Parklife – Blur ★★★★½

YearAlbumArtistStarsScoreGenre
1994ParklifeBlur★★★★½88RockAlternative RockBritpop

It’s easy to listen to Parklife for the very first time and dismiss it as basic, or not particularly serious. Blur uses standard Britpop instrumentation, and there’s nothing individually that seems spectacular. Lyrically and vocally the songs are jokey and straightforward. And while every song on the record is good, none sound like “greatest song of all time” material.

 But the more you listen and get familiar with the album, the more comforting and friendly it feels. It always brings me joy, it’s always a great time and I always appreciate throwing it on, whether to listen to a choice few tracks or the entire record start to finish. 

I don’t know if there’s another album that quite feels the same as this one.  It’s hyperactive, funny, self deprecating and reflective all at once, without it feeling too scattered or messy. All the songs feel like they fit in and serve a purpose, and the album paints a picture of what I imagine living in 1990s London felt like.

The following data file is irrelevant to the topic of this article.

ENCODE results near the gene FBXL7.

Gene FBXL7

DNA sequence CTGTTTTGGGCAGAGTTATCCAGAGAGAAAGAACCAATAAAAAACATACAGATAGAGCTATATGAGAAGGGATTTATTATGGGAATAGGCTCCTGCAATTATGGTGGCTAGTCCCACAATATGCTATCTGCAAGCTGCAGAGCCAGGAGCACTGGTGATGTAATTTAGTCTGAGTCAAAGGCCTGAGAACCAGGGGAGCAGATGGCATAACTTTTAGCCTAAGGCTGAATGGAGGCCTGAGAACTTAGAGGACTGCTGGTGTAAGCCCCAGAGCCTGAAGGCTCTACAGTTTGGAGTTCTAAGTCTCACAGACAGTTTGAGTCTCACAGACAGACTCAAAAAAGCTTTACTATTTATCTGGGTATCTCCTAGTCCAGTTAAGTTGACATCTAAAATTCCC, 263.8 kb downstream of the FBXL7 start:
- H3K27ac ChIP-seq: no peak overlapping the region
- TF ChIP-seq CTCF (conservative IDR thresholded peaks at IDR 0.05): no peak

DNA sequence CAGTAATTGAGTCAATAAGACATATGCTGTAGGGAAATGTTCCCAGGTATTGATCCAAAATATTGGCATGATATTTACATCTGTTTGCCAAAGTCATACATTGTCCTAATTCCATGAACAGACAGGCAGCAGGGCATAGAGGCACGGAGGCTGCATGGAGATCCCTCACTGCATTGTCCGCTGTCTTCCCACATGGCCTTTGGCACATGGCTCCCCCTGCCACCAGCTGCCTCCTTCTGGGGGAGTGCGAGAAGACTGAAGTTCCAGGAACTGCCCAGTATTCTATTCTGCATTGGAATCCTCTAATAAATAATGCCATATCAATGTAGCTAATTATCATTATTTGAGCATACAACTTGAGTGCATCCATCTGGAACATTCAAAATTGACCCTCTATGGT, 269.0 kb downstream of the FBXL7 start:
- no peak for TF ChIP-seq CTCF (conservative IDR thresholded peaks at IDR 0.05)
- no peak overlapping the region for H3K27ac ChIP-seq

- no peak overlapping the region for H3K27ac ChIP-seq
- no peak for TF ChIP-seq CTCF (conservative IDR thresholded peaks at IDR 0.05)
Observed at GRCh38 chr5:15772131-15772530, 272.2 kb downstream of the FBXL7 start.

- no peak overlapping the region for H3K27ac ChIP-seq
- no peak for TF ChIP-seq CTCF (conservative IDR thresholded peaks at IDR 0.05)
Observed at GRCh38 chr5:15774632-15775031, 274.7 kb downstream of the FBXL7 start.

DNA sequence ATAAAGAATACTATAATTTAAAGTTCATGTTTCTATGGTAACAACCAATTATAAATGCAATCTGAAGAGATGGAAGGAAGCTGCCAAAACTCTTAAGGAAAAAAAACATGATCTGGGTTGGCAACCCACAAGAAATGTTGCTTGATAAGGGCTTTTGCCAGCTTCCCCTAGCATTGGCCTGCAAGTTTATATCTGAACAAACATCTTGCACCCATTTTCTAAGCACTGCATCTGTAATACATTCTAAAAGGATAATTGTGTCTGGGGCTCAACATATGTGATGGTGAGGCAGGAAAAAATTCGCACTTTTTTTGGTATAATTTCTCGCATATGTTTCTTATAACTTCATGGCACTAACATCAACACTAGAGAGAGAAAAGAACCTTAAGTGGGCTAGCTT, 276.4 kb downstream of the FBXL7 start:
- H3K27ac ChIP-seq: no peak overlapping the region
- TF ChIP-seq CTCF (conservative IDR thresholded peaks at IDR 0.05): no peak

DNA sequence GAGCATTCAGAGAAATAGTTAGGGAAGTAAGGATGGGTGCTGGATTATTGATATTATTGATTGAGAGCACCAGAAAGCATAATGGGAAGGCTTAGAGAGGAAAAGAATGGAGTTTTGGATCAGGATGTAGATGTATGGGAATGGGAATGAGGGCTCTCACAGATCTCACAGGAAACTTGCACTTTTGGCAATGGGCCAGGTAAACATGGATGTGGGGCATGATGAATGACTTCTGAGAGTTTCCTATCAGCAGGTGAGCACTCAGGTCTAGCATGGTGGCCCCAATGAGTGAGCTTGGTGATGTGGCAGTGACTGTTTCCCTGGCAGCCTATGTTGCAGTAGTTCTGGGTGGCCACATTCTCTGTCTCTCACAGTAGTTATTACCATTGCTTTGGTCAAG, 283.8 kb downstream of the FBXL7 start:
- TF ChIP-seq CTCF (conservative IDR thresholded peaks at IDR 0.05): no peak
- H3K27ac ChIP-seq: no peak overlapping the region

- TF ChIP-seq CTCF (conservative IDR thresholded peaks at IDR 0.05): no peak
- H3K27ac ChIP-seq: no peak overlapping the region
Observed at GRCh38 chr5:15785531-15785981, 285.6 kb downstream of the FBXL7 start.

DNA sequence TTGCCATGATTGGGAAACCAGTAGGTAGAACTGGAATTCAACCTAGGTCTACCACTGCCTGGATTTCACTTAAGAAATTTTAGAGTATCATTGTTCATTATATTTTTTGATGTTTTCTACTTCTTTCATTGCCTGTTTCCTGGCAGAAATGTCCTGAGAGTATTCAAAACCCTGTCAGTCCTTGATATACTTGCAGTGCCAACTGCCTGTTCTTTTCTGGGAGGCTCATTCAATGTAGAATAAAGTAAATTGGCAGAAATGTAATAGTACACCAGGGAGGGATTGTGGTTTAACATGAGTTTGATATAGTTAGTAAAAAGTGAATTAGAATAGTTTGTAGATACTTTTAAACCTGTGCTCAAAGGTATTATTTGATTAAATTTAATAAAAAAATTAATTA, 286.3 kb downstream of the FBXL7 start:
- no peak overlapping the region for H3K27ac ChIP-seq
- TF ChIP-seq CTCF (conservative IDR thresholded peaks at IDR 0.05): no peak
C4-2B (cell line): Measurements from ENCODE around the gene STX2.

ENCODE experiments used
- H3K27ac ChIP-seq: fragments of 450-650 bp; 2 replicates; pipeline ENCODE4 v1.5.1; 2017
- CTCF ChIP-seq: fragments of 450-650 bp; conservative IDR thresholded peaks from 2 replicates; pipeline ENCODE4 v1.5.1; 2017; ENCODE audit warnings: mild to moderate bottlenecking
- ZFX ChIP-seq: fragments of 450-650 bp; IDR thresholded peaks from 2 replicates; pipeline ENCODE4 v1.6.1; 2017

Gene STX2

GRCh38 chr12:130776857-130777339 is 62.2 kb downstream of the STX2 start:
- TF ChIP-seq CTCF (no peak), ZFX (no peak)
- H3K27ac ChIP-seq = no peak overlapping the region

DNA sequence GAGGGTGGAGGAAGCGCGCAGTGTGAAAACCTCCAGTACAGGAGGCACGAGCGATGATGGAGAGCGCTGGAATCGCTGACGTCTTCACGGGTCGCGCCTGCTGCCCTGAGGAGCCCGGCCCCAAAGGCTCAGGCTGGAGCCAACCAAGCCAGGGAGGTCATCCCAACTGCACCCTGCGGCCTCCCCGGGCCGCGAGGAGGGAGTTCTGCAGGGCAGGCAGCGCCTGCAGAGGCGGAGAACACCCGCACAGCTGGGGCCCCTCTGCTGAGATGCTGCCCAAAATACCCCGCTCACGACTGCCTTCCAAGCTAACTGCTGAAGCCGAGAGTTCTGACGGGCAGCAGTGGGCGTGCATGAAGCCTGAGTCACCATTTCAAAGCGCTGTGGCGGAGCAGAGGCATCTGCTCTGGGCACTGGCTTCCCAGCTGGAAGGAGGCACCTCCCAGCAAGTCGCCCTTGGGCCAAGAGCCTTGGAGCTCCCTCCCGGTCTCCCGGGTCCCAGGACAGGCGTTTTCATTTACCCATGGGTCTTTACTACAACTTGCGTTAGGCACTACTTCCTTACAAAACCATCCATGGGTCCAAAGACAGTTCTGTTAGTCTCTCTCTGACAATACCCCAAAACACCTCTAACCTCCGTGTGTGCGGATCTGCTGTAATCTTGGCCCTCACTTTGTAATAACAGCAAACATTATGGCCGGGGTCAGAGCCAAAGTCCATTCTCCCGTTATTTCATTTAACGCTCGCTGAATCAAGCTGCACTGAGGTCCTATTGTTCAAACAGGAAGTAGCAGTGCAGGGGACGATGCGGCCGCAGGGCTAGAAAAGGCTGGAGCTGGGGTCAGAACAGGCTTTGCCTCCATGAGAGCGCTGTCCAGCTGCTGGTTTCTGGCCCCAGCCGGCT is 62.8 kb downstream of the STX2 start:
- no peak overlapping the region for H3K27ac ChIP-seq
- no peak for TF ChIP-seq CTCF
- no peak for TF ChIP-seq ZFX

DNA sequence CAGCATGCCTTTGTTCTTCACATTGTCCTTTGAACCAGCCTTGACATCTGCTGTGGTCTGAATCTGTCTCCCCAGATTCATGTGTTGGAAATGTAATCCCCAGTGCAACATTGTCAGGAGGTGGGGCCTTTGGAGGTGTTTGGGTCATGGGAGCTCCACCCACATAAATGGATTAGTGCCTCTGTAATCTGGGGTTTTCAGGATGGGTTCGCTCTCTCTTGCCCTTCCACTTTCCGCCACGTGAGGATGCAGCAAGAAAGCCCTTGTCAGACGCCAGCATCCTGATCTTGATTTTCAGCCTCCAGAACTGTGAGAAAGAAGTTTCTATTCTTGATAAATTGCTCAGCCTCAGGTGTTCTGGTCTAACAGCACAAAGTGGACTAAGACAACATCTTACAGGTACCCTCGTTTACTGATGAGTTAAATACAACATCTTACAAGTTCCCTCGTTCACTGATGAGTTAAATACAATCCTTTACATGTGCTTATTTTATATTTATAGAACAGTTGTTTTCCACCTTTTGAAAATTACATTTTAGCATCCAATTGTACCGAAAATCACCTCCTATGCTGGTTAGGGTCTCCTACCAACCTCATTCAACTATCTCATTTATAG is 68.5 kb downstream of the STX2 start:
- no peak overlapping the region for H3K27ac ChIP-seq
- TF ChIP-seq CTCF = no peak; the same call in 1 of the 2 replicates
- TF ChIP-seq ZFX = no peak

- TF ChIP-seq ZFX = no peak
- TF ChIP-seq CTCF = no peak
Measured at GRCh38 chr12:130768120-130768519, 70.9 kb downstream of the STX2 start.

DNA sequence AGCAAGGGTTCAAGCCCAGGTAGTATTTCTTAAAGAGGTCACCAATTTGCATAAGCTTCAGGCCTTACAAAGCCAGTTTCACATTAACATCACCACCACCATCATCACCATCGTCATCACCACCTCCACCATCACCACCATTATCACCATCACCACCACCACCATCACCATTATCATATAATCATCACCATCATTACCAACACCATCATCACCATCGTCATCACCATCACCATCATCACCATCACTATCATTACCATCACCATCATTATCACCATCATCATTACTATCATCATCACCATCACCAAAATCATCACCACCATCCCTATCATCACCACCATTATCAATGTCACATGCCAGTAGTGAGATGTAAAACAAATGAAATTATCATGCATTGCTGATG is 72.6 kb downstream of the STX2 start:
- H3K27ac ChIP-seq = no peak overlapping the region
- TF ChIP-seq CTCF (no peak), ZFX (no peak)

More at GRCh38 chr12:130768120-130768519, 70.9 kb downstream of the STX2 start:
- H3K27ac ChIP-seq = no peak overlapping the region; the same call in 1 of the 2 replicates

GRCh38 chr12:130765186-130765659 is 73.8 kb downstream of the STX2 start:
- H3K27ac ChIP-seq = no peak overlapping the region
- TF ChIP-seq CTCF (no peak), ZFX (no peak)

“Girls & Boys” is a playful rock song with an almost sarcastic, springboard sounding bounce to it that’s essentially Britpop’s response to a Madchester dance track. “Parklife” is a loud, anthemic and athletic track that’s followed by a raucous, brief punk track in “Bank Holiday.” “Tracy Jacks,” “Badhead,” “London Loves,” “Message Center”…essentially every song has its own charm, its own character. and its own quotable moments that’ll make you smile. 

I do think the front half of the album is quite a bit stronger than the back end, and with three instrumental interludes mixed in bringing the tracklist to 16 songs, Parklife does feel long at times. But the album’s closing track, “This is a Low,” is a phenomenal, more serious and reflective track that kind of perfectly puts a close to the party and is a worthy payoff at the end of the 52 minutes.

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